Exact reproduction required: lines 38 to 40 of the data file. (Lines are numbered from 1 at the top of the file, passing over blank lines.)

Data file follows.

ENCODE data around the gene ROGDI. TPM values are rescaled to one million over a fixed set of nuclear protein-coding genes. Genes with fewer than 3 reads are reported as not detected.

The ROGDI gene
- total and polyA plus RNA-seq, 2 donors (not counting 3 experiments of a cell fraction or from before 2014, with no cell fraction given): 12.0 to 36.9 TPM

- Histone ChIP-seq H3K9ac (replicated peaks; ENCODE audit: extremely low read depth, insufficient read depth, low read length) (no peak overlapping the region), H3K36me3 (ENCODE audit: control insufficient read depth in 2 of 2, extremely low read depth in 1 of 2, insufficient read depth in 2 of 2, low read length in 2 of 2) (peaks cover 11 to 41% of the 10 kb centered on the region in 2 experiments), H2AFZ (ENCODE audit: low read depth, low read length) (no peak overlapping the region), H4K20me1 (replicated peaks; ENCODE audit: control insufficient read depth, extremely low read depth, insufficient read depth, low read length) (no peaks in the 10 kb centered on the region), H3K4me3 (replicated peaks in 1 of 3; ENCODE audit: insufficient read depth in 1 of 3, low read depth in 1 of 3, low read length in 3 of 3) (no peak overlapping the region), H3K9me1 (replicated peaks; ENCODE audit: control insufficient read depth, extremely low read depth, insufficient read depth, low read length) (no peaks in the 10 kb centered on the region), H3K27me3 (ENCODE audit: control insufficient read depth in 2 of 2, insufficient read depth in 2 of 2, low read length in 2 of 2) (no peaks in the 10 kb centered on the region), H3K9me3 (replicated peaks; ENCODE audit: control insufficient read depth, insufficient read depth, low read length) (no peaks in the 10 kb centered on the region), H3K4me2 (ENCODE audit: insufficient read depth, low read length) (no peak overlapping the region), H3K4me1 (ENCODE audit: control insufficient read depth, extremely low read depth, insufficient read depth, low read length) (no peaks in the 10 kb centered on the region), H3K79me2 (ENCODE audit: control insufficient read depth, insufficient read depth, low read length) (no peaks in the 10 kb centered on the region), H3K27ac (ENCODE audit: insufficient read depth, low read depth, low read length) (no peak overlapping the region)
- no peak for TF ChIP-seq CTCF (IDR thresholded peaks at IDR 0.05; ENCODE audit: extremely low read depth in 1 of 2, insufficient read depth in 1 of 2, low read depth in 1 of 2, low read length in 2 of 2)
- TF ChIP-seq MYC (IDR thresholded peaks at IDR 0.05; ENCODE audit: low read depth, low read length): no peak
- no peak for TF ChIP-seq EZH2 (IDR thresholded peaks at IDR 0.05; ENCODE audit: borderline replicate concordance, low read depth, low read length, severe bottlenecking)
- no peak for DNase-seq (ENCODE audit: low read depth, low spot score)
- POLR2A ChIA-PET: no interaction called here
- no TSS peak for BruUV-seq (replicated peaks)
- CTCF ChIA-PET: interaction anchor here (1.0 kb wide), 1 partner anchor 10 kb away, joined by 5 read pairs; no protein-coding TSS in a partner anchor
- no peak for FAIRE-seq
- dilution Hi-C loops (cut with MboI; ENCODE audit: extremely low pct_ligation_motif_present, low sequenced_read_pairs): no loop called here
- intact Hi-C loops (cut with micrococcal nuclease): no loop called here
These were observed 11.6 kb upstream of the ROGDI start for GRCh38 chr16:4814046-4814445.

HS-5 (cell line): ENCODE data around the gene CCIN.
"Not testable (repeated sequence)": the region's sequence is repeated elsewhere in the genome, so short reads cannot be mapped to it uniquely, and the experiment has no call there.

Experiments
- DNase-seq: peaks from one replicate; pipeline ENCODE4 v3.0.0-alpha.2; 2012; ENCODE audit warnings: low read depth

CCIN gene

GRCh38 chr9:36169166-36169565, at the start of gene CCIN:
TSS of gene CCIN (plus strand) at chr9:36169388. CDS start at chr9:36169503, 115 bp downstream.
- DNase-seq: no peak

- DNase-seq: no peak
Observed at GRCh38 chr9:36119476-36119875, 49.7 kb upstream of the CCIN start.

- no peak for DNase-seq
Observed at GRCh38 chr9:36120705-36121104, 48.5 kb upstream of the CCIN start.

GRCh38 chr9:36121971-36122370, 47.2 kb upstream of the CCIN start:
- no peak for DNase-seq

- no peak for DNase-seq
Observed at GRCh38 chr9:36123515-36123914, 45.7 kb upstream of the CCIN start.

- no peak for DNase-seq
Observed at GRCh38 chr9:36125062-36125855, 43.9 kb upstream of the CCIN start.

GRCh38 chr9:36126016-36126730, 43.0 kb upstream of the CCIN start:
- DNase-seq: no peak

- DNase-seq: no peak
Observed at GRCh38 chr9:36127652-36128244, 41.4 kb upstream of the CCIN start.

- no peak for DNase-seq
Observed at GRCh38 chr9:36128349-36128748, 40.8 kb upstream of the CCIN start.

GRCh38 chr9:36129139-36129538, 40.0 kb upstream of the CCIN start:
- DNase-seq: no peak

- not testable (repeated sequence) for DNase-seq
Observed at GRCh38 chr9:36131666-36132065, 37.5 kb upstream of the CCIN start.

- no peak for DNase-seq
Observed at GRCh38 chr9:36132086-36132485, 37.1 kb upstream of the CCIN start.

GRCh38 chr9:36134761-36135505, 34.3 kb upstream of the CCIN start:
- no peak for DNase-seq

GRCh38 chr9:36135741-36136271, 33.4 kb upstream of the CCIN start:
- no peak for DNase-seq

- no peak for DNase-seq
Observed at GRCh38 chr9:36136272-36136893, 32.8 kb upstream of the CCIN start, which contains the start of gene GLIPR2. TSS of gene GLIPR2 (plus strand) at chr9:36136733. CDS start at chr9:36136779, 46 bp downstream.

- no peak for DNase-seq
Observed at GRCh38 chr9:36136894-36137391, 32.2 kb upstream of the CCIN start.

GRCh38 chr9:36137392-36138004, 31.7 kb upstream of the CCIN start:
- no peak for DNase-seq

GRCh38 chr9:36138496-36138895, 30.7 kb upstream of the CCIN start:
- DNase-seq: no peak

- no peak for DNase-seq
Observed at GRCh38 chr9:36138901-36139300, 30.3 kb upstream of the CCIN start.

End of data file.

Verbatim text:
- no peak for DNase-seq
Observed at GRCh38 chr9:36128349-36128748, 40.8 kb upstream of the CCIN start.

GRCh38 chr9:36129139-36129538, 40.0 kb upstream of the CCIN start: